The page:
(Reuters) - Medical device maker Stryker Corp (SYK.N) said on Thursday it will buy smaller rival K2M Group Holdings Inc KTWO.O for about $1.4 billion, adding K2M’s fast-growing spinal implant technology to its business.
Stryker’s offer of $27.50 per K2M share represents a premium of 26 percent to K2M Group’s Wednesday closing price. K2M shares rose 25 percent to $27.27 in early trading, while those of Stryker were marginally down at $170.03.
“If one were to have asked us where we would have expected Stryker’s next tuck-in deal to materialize, we would have pointed to Spine (division),” Leerink analyst Richard Newitter said.
Analysts said Stryker’s spine unit, which accounted for 6 percent of the company’s $3.32 billion second-quarter revenue, has been struggling of late.
K2M, which raked in nearly $300 million in 2017, is a relatively small player in the medical devices market dominated by companies such as Johnson & Johnson (JNJ.N) and Zimmer Biomet (ZBH.N), but has been rapidly capturing market share.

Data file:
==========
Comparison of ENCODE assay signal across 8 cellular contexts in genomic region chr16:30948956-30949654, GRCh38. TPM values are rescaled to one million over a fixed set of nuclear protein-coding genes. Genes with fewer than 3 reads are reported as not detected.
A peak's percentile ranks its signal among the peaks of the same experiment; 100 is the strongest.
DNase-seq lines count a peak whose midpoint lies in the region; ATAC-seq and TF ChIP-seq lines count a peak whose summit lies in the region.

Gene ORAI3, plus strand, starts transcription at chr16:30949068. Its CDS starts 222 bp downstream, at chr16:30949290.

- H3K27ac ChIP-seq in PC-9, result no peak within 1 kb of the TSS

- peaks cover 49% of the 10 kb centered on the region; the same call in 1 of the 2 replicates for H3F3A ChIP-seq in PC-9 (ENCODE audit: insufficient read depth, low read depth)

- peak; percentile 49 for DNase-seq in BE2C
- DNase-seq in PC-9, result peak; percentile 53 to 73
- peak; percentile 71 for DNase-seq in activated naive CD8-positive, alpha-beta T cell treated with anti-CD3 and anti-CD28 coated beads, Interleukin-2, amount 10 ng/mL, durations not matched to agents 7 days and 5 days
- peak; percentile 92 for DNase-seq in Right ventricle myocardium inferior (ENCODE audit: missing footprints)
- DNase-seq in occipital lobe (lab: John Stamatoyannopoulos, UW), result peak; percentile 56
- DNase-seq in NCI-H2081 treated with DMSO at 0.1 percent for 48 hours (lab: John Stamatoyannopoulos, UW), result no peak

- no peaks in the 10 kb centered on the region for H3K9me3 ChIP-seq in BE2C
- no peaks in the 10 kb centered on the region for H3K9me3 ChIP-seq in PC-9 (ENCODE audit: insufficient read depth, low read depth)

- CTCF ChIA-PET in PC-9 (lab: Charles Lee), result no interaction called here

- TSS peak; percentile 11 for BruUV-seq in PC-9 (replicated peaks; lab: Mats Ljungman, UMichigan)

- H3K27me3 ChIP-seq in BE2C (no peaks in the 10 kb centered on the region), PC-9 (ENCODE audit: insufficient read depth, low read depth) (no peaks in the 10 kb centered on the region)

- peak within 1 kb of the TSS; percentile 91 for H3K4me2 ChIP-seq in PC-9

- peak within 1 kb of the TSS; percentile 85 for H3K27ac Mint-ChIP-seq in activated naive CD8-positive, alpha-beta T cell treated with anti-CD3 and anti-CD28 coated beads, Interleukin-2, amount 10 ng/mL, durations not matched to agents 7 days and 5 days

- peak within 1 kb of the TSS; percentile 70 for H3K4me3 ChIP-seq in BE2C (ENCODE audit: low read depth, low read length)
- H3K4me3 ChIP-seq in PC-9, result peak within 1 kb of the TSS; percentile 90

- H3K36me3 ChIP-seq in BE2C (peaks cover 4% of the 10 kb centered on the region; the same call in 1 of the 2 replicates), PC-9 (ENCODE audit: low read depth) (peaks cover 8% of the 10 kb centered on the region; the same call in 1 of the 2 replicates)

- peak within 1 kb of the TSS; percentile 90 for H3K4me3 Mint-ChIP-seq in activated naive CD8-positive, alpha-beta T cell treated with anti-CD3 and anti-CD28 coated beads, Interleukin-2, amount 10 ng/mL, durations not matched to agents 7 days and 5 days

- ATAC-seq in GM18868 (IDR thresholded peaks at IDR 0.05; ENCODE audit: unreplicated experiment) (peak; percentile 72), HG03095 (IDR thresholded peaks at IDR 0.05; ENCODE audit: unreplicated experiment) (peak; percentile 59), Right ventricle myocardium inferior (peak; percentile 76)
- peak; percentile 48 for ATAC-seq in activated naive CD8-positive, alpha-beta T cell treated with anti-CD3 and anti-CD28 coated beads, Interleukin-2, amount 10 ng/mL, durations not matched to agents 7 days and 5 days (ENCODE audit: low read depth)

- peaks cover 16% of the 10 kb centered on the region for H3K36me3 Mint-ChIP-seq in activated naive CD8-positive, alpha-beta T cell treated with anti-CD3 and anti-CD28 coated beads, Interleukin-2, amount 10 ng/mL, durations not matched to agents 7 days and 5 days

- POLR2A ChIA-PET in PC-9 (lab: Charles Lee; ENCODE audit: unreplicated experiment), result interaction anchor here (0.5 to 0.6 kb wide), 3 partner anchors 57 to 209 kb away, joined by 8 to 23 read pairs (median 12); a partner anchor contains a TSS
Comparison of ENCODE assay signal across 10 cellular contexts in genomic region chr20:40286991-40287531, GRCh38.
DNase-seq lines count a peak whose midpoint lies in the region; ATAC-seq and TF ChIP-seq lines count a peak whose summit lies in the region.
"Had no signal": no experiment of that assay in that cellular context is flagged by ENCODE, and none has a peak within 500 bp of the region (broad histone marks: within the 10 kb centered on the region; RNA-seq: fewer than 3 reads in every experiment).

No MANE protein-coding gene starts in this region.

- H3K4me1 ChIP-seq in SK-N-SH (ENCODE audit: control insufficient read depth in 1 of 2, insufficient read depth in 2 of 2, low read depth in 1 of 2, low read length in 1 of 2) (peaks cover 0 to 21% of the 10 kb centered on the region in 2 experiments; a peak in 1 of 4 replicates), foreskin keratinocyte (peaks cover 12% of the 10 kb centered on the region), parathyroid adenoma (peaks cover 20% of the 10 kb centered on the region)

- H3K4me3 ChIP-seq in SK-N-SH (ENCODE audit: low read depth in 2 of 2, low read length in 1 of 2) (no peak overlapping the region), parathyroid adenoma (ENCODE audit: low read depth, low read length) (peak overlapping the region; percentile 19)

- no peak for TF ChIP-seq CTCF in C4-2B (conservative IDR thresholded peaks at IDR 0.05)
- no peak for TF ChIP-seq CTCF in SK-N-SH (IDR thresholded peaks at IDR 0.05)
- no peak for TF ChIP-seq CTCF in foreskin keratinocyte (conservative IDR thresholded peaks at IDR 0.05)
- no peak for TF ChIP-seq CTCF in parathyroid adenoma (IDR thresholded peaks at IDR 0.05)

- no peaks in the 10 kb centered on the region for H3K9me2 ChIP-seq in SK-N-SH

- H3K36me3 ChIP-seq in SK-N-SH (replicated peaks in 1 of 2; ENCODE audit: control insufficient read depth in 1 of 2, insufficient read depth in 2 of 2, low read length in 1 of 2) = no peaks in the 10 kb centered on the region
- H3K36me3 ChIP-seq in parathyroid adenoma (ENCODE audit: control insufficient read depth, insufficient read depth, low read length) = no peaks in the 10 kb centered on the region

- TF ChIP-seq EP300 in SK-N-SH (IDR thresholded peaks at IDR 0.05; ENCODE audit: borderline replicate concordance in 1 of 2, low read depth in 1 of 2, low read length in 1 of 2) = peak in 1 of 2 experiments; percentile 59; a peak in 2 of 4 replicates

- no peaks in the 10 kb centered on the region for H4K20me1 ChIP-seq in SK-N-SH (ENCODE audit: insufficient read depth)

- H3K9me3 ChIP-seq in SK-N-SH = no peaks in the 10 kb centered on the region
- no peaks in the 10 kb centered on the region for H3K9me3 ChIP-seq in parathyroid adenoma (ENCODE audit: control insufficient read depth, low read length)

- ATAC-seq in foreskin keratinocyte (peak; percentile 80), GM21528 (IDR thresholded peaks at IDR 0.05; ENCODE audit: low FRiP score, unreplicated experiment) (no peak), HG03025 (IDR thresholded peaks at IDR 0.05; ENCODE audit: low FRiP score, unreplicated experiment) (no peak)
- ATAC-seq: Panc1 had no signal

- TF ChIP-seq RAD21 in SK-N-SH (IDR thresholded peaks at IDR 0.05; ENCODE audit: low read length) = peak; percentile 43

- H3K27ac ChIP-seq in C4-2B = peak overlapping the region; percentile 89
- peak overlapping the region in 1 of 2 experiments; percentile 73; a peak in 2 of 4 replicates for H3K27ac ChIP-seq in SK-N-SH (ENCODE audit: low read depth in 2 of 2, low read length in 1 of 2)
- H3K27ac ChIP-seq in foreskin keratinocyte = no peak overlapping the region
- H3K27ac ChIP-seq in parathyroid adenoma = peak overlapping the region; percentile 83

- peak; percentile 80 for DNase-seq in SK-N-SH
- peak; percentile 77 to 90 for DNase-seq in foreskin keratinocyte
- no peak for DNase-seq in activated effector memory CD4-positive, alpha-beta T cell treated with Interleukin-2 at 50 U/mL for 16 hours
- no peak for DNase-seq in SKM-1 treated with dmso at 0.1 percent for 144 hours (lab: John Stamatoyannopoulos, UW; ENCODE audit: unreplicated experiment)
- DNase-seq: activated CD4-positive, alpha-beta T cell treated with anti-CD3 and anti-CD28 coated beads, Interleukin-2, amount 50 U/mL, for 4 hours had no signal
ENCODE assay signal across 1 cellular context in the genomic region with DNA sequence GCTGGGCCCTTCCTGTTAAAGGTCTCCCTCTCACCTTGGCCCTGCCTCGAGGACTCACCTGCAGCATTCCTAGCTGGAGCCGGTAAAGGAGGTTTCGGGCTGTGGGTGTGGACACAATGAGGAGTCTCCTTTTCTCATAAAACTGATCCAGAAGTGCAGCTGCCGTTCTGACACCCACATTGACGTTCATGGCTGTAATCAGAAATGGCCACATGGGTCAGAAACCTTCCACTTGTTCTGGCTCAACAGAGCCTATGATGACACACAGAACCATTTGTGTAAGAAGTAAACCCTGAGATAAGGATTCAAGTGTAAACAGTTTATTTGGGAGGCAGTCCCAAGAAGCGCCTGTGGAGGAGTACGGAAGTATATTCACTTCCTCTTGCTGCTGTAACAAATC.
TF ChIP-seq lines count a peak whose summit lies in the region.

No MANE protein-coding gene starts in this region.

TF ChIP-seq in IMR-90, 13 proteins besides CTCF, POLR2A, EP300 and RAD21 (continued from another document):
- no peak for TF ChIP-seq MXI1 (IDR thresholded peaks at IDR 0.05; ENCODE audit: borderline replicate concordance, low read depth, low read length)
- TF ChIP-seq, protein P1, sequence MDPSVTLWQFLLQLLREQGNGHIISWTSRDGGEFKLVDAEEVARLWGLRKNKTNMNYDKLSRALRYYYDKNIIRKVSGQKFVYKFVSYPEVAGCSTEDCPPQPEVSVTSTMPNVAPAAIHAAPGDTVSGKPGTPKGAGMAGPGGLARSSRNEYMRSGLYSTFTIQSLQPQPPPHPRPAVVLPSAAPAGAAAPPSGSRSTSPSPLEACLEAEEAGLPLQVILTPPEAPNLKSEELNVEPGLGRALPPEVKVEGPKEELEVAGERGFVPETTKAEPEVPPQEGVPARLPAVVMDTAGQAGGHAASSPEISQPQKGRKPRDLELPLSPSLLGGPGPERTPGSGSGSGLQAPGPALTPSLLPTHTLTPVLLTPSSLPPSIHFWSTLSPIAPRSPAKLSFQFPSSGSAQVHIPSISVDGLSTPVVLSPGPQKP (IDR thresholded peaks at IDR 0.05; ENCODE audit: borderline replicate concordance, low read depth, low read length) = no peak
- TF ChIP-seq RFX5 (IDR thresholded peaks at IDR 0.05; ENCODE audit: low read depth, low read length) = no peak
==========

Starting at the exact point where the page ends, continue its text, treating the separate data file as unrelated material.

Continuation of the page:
“This acquisition underscores our commitment to the spinal market, which is the largest segment of orthopedics with significant unmet needs,” Stryker Chief Executive Officer Kevin Lobo said.
Upon closing of the deal, K2M Chief Executive Eric Major will serve as president of Stryker’s spine division and lead the combined business.
“This deal will help fill a notable gap of advanced spinal implant technology which Stryker has struggled to fill in recent years,” Baird analyst Jeff Johnson said.
Citigroup Global Markets Inc served as financial adviser and Skadden, Arps, Slate, Meagher & Flom LLP served as outside legal counsel to Stryker.
Piper Jaffray & Co was K2M’s financial adviser, while Simpson Thacher & Bartlett LLP was its legal adviser.
Reporting by Aakash Jagadeesh Babu in Bengaluru; Editing by Arun Koyyur